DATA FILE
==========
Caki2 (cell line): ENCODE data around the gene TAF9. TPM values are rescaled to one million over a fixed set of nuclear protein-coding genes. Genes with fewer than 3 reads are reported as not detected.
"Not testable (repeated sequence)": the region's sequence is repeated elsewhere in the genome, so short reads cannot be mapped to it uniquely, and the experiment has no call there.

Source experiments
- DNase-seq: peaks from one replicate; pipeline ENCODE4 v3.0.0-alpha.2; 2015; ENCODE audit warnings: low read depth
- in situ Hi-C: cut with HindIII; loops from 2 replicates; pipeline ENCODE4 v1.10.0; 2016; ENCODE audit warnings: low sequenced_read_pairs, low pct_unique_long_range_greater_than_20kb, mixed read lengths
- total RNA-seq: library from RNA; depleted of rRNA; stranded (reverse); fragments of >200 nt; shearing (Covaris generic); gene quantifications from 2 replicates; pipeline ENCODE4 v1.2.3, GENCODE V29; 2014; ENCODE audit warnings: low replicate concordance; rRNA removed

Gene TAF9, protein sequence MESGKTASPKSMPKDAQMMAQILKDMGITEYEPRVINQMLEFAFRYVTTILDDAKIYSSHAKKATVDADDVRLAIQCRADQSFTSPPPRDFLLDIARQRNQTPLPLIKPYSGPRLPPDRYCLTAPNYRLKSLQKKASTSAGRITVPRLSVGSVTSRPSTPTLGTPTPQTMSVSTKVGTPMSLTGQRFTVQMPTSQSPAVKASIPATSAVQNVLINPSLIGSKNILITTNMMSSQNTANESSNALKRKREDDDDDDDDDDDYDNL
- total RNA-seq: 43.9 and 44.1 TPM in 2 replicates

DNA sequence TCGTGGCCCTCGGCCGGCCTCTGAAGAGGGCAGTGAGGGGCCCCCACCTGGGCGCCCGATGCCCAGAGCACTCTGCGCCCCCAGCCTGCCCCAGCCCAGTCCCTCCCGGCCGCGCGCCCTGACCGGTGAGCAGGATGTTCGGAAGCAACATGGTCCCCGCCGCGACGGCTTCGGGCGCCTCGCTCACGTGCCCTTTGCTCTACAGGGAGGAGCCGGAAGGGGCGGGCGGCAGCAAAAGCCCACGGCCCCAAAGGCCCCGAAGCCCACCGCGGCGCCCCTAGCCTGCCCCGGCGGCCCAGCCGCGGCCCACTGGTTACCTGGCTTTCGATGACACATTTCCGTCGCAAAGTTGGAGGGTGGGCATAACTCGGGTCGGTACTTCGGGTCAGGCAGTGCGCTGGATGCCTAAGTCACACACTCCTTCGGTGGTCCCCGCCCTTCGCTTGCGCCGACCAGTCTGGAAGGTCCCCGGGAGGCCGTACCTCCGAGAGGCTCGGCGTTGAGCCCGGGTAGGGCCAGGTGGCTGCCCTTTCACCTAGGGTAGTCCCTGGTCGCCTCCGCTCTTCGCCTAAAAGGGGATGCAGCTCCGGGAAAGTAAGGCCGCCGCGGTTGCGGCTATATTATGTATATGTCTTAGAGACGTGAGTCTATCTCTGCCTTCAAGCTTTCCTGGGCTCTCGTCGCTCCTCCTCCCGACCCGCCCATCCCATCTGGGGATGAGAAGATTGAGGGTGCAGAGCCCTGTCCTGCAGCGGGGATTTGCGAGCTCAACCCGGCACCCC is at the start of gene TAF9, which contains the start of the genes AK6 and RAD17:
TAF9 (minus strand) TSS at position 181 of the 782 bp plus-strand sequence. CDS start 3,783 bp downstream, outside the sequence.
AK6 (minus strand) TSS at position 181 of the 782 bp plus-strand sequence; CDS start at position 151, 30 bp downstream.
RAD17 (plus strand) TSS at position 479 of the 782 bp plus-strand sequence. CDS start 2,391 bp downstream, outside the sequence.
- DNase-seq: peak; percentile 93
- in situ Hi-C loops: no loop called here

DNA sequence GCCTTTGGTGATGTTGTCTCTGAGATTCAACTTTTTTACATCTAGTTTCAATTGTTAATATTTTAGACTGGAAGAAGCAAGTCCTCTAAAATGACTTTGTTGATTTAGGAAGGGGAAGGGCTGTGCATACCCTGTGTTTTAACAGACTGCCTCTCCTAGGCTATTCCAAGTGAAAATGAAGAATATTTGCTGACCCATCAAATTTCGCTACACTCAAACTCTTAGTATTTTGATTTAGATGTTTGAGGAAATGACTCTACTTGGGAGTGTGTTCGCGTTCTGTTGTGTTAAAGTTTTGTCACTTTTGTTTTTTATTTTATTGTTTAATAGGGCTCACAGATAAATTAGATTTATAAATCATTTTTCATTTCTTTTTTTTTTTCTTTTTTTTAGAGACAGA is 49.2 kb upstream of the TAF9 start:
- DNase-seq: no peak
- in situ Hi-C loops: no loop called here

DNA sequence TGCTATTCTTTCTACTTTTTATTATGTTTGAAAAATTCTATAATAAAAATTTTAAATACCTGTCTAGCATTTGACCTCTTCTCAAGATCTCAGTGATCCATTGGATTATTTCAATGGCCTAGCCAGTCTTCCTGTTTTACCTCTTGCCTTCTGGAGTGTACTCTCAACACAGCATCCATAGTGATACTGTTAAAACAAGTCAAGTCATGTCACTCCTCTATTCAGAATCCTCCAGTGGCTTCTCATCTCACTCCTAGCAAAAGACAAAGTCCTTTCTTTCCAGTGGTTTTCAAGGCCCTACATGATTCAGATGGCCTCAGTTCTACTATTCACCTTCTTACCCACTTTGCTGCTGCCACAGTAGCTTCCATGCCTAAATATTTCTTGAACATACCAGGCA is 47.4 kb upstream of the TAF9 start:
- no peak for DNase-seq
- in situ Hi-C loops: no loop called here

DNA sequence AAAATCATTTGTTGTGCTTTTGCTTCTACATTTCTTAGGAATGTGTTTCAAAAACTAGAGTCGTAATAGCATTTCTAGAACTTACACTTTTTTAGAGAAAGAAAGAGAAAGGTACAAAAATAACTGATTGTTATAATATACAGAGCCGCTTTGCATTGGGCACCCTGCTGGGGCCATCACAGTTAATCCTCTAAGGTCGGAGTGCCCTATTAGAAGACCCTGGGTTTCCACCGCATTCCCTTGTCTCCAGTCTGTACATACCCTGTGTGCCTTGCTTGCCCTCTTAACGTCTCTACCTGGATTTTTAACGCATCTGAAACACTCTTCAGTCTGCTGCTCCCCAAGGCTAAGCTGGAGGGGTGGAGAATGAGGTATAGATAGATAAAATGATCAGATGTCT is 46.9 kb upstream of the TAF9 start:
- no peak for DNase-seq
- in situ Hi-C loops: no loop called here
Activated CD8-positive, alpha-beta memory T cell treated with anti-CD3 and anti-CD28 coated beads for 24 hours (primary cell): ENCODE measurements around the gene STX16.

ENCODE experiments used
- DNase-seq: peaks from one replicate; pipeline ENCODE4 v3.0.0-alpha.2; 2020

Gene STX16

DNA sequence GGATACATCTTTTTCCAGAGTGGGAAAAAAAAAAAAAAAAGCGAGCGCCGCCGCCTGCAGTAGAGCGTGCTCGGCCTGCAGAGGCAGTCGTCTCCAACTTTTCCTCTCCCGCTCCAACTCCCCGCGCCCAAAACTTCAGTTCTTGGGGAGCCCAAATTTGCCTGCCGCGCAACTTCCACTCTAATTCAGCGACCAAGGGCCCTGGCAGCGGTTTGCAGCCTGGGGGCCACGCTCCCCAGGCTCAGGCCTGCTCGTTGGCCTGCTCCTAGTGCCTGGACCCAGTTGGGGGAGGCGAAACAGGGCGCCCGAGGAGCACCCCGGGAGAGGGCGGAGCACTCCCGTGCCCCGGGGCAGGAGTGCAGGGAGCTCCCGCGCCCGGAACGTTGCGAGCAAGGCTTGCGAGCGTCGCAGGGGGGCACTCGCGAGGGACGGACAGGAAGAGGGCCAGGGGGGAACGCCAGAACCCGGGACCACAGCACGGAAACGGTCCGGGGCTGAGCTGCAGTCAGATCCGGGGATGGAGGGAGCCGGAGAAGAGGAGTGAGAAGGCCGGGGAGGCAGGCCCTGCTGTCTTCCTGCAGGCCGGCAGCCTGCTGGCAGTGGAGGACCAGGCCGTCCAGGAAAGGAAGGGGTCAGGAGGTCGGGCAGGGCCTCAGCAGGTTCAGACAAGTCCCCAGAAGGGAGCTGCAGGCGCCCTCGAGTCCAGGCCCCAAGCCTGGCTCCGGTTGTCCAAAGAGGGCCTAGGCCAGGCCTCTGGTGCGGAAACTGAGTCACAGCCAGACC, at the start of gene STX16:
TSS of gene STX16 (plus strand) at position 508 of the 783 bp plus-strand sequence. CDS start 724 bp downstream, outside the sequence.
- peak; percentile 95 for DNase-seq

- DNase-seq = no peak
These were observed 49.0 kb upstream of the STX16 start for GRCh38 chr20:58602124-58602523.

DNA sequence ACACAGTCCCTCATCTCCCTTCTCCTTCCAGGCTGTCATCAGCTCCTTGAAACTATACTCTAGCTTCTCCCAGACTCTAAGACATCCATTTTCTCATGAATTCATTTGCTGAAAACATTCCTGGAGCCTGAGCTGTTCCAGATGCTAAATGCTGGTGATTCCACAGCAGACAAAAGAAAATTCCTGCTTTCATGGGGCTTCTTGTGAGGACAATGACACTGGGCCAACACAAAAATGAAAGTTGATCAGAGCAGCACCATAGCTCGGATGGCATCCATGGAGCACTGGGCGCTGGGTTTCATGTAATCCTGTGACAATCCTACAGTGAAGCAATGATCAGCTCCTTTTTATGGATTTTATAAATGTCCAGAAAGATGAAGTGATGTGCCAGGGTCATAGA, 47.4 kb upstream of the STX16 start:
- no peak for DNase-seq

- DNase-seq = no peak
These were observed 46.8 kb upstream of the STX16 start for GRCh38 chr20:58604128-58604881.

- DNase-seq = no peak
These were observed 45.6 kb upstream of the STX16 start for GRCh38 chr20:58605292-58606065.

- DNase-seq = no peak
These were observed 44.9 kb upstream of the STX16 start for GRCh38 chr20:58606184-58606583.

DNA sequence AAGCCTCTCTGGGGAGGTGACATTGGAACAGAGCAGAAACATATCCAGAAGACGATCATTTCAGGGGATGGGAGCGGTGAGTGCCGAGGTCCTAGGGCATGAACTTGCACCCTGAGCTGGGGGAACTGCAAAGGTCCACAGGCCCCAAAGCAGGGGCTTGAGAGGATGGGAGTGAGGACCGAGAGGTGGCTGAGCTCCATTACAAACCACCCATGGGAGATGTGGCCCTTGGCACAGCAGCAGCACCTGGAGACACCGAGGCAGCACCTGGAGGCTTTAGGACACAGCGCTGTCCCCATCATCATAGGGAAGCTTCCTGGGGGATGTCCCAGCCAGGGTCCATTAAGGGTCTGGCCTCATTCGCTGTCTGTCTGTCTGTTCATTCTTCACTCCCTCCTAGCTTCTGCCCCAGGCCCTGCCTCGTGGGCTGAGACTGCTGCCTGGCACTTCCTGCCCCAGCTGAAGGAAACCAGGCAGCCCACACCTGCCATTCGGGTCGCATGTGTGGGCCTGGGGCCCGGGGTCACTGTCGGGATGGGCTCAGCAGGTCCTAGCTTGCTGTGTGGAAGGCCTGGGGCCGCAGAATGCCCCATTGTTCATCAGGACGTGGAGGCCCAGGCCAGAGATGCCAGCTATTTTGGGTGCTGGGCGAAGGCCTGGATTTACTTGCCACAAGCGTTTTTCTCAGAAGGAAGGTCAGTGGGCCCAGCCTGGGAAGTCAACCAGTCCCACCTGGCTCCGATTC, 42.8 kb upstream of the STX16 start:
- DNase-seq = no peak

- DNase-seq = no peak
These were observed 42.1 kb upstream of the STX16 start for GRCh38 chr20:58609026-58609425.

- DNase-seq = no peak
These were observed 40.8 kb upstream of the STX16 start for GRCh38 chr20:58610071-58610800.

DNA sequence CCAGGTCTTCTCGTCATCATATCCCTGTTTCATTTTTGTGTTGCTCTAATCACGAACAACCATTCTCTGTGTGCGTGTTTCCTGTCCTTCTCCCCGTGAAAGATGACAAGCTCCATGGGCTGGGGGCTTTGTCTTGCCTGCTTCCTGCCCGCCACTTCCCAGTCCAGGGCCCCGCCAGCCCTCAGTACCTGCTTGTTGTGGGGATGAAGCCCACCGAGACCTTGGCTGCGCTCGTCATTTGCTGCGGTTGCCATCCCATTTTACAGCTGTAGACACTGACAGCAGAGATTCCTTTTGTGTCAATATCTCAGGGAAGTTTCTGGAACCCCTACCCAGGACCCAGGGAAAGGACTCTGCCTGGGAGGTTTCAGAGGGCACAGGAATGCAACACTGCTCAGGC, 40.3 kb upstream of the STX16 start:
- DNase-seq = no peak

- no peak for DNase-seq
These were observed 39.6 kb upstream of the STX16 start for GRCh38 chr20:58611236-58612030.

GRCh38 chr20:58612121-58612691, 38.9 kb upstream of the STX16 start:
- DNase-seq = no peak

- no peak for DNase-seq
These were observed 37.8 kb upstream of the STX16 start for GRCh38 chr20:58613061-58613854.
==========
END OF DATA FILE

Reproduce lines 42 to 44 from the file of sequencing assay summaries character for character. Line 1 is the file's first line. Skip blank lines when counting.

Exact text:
- DNase-seq = no peak

- DNase-seq = no peak
These were observed 42.1 kb upstream of the STX16 start for GRCh38 chr20:58609026-58609425.